Siddhartha is an internationally recognised economist in the field of political economy and public policy. He is the recipient of the Duncan Black prize awarded by the Public Choice Society for his work on the electoral incentives of prosecutors with Bryan McCannon. His work on political coalitions has been published in internationally leading journals and has been widely cited by leading scholars in the field. His papers are on the reading list of a number of courses in political economy in reputed universities. He has a particular interest in the economics of crime and economic evaluation of policy. His research interests in this area includes game theoretic modelling of criminal behaviour, econometric (statistical) analysis of factors determining crime, cost benefit analysis of alternate interventions, and the impact of initiatives such as citizen reporting. He has published several papers in reputed journals in this area as well and has been cited in both academic papers as well as policy reports, including the Official National Statistics. He is well versed in the methodological tools required to do analysis of the economic efficiency of various interventions and developed a course at the PG level in this area. He has also given short training sessions on economic evaluation to police and other practitioners.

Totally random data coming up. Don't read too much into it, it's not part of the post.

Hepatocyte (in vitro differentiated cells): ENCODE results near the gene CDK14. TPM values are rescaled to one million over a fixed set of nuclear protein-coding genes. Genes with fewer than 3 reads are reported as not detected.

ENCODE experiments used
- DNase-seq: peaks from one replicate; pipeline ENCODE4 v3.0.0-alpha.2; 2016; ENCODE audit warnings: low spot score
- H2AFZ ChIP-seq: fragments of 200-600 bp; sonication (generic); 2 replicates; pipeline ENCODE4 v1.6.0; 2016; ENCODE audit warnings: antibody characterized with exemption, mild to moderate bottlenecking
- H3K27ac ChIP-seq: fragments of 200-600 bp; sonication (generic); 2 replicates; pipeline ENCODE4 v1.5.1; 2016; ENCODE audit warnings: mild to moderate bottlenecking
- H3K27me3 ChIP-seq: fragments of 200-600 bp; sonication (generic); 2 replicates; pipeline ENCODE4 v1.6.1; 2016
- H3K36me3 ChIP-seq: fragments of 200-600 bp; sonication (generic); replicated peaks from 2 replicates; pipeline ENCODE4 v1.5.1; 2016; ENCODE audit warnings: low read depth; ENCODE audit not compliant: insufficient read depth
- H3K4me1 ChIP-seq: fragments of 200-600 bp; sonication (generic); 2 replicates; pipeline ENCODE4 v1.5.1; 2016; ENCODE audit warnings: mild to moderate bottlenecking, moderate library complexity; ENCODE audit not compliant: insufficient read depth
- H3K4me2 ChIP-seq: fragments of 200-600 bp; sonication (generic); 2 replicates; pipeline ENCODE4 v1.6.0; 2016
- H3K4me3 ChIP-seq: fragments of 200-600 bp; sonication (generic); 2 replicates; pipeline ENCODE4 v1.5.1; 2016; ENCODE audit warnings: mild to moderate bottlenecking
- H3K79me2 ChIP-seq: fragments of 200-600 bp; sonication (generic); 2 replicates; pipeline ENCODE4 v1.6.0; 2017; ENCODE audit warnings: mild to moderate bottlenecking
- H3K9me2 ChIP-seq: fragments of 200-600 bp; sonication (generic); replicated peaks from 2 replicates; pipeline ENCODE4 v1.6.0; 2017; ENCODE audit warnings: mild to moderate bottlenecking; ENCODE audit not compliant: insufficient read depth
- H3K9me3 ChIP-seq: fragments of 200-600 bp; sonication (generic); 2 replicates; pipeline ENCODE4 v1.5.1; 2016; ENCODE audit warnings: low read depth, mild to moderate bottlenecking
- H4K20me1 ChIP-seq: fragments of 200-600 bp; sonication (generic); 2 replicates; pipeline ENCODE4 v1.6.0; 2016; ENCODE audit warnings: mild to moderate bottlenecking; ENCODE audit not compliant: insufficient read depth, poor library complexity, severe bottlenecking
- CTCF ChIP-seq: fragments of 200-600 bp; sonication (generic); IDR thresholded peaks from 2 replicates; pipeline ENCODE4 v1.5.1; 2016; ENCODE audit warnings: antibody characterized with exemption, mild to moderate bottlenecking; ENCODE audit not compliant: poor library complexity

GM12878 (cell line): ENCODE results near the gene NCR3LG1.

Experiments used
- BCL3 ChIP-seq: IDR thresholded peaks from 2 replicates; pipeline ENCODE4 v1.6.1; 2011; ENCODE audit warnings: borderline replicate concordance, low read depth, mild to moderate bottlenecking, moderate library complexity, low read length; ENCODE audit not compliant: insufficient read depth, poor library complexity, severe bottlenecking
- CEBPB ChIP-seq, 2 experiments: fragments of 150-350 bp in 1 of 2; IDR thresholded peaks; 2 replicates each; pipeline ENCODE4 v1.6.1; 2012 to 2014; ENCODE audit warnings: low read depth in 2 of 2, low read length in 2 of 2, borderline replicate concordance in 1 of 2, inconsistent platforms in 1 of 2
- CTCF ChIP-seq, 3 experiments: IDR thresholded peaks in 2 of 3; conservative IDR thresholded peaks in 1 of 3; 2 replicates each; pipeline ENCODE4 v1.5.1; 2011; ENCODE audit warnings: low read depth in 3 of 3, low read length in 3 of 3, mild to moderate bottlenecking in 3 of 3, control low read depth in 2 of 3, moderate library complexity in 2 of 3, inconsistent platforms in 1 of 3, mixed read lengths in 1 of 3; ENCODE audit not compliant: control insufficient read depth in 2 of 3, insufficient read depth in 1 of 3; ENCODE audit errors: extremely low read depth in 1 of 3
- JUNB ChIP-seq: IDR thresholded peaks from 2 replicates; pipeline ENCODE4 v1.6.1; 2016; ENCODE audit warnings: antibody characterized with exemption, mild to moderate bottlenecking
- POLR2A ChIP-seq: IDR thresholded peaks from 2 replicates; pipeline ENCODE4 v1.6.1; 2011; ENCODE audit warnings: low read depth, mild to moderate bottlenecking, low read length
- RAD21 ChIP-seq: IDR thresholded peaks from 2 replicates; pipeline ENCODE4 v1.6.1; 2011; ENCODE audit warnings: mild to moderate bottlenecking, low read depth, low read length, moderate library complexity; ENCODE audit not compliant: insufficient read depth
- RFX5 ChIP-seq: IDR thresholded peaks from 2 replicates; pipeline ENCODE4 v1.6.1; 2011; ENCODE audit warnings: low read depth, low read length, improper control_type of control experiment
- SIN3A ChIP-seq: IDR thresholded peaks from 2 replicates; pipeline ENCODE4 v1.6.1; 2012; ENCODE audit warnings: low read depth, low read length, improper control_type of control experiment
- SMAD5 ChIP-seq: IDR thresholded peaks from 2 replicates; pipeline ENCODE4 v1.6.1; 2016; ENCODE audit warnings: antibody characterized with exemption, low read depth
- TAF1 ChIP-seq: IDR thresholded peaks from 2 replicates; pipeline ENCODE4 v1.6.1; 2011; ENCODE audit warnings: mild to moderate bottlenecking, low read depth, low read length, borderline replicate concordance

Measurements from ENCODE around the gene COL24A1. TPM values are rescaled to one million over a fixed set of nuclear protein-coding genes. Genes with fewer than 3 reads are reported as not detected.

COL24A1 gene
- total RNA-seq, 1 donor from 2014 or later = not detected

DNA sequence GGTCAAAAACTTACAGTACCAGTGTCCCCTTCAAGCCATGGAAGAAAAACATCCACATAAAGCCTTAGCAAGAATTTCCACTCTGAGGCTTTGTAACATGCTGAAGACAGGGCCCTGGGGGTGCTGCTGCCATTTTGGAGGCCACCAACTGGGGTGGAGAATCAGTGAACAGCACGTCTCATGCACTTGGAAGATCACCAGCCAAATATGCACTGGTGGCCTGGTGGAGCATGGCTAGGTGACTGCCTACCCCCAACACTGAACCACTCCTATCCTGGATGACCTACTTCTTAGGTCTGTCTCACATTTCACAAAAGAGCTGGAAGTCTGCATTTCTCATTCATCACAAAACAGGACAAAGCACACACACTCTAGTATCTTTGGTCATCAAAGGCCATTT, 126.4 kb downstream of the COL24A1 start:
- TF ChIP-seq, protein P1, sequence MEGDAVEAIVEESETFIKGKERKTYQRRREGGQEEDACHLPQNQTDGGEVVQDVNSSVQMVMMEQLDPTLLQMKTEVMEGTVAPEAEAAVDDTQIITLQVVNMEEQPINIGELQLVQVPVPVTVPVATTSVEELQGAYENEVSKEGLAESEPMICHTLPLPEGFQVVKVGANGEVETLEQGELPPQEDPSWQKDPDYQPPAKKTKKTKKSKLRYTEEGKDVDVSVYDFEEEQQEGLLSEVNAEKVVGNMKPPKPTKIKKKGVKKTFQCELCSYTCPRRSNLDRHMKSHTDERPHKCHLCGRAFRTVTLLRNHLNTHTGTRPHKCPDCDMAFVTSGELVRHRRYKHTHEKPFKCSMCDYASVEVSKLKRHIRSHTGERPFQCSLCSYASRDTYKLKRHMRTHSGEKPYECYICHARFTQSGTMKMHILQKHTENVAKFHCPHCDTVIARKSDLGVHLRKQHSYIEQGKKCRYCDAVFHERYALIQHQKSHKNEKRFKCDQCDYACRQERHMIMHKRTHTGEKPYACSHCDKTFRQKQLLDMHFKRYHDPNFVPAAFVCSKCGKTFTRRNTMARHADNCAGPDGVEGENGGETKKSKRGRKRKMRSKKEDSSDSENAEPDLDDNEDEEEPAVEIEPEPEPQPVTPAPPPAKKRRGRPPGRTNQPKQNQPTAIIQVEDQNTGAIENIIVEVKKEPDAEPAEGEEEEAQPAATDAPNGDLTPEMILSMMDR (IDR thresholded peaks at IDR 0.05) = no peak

His work on crime has been featured widely in the media and he has been interviewed by the Economist. He has links with think tanks such as Centre for Crime and Justice Studies and CIVITAS. Along with regularly speaking in academic seminars, he also participates in high profile public engagement activities such as addressing a panel discussion organised by the Criminal Justice Alliance on ‘Why crime rates are falling’ chaired by Mark Eaton.
Siddhartha is the lead economist on a number of externally funded projects that includes the Police Knowledge Fund (jointly funded by HEFCE and the Home office via the College of Policing) and another funded by Norfolk and Suffolk constabulary (see Recent Grants under Research). He is the director of cross disciplinary the Centre for Crime, Justice and Policing